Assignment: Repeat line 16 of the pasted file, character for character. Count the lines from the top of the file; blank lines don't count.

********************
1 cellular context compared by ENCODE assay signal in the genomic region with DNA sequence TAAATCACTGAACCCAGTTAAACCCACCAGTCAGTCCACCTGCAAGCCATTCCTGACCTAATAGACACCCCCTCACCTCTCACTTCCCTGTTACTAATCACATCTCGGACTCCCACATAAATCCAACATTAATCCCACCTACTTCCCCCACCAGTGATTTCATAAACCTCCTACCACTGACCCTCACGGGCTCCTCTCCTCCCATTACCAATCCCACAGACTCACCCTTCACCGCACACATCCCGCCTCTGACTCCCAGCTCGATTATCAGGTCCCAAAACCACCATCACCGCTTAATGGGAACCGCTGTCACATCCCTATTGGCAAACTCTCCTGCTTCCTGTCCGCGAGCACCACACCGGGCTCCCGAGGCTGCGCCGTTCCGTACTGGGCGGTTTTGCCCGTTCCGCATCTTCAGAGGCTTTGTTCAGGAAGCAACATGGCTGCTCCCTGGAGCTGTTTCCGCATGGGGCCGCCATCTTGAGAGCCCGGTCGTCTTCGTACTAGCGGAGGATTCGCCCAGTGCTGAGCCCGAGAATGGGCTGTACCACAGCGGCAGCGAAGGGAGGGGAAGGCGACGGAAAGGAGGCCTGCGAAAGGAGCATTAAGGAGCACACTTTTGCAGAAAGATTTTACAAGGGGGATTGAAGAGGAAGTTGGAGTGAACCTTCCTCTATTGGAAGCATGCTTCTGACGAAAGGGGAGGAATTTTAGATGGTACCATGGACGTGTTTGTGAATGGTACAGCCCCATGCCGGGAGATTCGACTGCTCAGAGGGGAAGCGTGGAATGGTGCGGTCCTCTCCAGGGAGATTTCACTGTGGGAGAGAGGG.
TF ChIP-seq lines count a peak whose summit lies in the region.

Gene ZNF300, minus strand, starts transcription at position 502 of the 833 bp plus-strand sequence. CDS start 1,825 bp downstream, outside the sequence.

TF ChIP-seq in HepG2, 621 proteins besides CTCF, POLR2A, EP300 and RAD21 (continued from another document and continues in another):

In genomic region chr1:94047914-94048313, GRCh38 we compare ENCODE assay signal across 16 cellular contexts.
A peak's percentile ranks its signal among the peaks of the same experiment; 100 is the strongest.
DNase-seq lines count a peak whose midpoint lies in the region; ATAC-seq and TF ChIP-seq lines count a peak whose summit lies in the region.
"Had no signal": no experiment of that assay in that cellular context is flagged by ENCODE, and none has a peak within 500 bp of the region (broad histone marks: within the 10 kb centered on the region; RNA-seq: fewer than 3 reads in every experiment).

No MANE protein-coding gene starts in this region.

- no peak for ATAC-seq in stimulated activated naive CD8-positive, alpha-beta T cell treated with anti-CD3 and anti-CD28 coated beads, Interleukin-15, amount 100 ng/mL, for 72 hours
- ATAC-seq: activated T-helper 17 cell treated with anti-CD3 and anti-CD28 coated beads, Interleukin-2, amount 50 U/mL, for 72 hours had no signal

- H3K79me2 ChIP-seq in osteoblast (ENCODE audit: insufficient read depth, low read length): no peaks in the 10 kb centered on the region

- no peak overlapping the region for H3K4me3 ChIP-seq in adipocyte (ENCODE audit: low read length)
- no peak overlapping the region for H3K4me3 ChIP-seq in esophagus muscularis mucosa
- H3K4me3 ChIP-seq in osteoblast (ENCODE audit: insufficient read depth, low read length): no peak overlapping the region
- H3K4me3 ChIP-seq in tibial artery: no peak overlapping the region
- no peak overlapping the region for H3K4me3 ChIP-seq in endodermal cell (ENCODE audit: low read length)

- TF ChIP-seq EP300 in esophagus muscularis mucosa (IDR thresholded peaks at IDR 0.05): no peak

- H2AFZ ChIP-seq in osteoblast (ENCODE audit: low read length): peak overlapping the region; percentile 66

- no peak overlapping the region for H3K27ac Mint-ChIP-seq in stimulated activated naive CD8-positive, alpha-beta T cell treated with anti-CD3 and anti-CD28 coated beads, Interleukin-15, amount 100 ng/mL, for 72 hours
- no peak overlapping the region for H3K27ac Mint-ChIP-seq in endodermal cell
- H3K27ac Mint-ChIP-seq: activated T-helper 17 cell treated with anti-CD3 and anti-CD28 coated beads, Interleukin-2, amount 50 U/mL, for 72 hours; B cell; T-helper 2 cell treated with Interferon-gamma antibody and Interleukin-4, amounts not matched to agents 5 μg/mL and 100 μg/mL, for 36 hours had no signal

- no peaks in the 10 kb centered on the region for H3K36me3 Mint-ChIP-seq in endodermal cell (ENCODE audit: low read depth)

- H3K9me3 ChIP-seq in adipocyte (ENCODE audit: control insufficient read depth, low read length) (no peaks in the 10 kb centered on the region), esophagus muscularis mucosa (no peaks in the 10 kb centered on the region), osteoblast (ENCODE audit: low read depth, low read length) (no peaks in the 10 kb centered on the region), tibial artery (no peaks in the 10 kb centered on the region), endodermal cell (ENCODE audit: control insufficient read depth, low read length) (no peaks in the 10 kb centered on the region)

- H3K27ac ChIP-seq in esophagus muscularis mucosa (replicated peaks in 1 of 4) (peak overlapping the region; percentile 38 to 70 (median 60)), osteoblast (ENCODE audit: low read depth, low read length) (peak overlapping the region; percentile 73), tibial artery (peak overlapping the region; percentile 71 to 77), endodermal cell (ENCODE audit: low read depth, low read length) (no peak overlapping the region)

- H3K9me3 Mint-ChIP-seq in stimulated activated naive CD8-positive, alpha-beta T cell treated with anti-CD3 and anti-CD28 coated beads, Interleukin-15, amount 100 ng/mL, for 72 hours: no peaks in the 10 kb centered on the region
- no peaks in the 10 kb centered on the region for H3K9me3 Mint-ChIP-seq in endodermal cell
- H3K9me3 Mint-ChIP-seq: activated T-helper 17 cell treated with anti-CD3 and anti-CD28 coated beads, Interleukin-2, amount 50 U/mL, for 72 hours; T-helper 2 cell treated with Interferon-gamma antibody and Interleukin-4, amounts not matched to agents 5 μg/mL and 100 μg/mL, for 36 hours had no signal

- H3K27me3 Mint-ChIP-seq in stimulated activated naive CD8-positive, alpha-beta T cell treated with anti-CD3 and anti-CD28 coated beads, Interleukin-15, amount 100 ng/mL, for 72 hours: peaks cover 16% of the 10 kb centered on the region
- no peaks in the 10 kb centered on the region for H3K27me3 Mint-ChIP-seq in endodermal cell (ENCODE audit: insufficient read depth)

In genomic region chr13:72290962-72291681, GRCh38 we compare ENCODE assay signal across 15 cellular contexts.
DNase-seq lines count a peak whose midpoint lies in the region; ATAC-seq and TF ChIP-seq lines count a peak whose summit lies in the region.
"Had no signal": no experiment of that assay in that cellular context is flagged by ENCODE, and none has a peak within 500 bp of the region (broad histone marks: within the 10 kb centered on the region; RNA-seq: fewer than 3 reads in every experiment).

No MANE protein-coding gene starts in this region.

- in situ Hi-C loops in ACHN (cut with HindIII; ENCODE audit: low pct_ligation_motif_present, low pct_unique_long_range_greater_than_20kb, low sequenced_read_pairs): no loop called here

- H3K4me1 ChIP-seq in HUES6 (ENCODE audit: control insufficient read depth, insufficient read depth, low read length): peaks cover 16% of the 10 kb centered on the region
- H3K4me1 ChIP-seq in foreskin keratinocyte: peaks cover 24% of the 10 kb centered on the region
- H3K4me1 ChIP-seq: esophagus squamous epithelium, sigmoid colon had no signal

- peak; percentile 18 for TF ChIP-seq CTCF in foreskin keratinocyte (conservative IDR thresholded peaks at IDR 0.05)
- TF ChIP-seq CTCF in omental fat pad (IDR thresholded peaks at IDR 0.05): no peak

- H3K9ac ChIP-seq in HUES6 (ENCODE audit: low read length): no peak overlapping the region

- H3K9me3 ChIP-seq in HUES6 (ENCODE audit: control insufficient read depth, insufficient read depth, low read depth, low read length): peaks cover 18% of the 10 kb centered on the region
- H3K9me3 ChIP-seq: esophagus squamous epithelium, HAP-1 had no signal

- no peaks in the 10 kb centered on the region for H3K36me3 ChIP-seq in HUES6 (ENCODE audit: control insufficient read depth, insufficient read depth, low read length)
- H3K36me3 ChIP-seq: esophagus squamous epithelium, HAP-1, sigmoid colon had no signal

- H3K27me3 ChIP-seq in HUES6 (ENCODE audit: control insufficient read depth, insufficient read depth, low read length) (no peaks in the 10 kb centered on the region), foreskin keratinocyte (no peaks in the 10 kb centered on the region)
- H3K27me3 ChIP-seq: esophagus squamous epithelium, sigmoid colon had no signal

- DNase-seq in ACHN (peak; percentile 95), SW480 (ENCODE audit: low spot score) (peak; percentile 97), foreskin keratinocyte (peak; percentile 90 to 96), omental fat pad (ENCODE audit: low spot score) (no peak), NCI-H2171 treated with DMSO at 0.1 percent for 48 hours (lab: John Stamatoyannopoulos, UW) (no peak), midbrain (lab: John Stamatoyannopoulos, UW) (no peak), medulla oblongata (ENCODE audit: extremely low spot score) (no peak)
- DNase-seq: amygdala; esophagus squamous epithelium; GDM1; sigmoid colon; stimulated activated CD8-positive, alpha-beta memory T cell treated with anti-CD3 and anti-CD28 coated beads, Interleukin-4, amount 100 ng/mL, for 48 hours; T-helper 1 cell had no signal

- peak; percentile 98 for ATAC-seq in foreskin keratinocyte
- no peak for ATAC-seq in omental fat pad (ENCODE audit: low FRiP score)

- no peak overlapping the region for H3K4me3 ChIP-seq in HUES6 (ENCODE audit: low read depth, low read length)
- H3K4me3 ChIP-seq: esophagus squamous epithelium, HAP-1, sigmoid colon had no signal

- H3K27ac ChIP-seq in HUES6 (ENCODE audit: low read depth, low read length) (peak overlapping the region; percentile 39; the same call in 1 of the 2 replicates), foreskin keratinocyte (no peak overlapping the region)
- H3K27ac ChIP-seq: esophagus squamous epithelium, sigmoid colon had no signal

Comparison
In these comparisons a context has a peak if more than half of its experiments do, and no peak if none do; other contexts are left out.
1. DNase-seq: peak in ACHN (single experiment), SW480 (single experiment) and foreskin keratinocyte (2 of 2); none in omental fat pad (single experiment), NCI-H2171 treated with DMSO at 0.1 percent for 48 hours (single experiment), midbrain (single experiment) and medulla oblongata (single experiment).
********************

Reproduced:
- H3K4me3 ChIP-seq in tibial artery: no peak overlapping the region